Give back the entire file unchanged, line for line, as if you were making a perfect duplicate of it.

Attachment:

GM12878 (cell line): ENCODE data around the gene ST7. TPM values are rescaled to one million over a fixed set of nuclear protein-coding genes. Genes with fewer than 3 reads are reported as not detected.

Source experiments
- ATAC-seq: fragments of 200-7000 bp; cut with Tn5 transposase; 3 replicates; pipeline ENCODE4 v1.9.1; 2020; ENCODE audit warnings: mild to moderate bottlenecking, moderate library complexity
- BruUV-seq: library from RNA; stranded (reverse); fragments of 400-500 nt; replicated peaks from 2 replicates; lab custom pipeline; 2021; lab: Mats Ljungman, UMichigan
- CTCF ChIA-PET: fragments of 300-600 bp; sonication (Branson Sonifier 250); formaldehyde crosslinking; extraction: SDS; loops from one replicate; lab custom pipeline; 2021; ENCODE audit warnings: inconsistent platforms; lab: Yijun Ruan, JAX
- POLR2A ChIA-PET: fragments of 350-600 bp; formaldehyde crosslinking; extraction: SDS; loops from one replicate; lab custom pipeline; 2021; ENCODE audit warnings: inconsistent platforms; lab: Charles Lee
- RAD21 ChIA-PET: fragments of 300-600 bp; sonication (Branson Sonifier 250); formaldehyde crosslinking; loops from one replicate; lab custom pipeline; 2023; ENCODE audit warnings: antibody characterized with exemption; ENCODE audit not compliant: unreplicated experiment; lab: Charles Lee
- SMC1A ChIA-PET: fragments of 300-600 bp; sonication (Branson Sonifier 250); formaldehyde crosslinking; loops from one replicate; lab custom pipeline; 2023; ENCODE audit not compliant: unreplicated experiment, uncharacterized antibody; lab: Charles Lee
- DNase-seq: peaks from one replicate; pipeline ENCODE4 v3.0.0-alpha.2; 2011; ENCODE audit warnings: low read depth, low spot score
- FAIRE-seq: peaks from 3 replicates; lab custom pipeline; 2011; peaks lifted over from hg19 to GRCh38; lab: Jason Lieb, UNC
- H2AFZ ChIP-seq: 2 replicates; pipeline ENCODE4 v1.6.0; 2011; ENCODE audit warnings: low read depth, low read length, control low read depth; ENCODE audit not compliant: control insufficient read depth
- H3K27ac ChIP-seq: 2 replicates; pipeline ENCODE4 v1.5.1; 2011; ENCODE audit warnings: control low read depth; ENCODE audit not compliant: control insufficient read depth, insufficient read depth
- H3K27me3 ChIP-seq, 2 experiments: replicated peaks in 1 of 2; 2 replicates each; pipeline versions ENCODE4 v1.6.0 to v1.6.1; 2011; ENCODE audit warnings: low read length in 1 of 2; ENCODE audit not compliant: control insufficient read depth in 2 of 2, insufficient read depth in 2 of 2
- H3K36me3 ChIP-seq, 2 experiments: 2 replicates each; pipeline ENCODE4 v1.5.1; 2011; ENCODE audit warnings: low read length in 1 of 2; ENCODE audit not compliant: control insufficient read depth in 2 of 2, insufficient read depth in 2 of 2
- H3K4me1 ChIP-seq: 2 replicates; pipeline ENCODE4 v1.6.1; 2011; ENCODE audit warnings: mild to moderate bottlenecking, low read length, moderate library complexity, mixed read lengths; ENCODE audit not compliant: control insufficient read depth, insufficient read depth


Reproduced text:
GM12878 (cell line): ENCODE data around the gene ST7. TPM values are rescaled to one million over a fixed set of nuclear protein-coding genes. Genes with fewer than 3 reads are reported as not detected.

Source experiments
- ATAC-seq: fragments of 200-7000 bp; cut with Tn5 transposase; 3 replicates; pipeline ENCODE4 v1.9.1; 2020; ENCODE audit warnings: mild to moderate bottlenecking, moderate library complexity
- BruUV-seq: library from RNA; stranded (reverse); fragments of 400-500 nt; replicated peaks from 2 replicates; lab custom pipeline; 2021; lab: Mats Ljungman, UMichigan
- CTCF ChIA-PET: fragments of 300-600 bp; sonication (Branson Sonifier 250); formaldehyde crosslinking; extraction: SDS; loops from one replicate; lab custom pipeline; 2021; ENCODE audit warnings: inconsistent platforms; lab: Yijun Ruan, JAX
- POLR2A ChIA-PET: fragments of 350-600 bp; formaldehyde crosslinking; extraction: SDS; loops from one replicate; lab custom pipeline; 2021; ENCODE audit warnings: inconsistent platforms; lab: Charles Lee
- RAD21 ChIA-PET: fragments of 300-600 bp; sonication (Branson Sonifier 250); formaldehyde crosslinking; loops from one replicate; lab custom pipeline; 2023; ENCODE audit warnings: antibody characterized with exemption; ENCODE audit not compliant: unreplicated experiment; lab: Charles Lee
- SMC1A ChIA-PET: fragments of 300-600 bp; sonication (Branson Sonifier 250); formaldehyde crosslinking; loops from one replicate; lab custom pipeline; 2023; ENCODE audit not compliant: unreplicated experiment, uncharacterized antibody; lab: Charles Lee
- DNase-seq: peaks from one replicate; pipeline ENCODE4 v3.0.0-alpha.2; 2011; ENCODE audit warnings: low read depth, low spot score
- FAIRE-seq: peaks from 3 replicates; lab custom pipeline; 2011; peaks lifted over from hg19 to GRCh38; lab: Jason Lieb, UNC
- H2AFZ ChIP-seq: 2 replicates; pipeline ENCODE4 v1.6.0; 2011; ENCODE audit warnings: low read depth, low read length, control low read depth; ENCODE audit not compliant: control insufficient read depth
- H3K27ac ChIP-seq: 2 replicates; pipeline ENCODE4 v1.5.1; 2011; ENCODE audit warnings: control low read depth; ENCODE audit not compliant: control insufficient read depth, insufficient read depth
- H3K27me3 ChIP-seq, 2 experiments: replicated peaks in 1 of 2; 2 replicates each; pipeline versions ENCODE4 v1.6.0 to v1.6.1; 2011; ENCODE audit warnings: low read length in 1 of 2; ENCODE audit not compliant: control insufficient read depth in 2 of 2, insufficient read depth in 2 of 2
- H3K36me3 ChIP-seq, 2 experiments: 2 replicates each; pipeline ENCODE4 v1.5.1; 2011; ENCODE audit warnings: low read length in 1 of 2; ENCODE audit not compliant: control insufficient read depth in 2 of 2, insufficient read depth in 2 of 2
- H3K4me1 ChIP-seq: 2 replicates; pipeline ENCODE4 v1.6.1; 2011; ENCODE audit warnings: mild to moderate bottlenecking, low read length, moderate library complexity, mixed read lengths; ENCODE audit not compliant: control insufficient read depth, insufficient read depth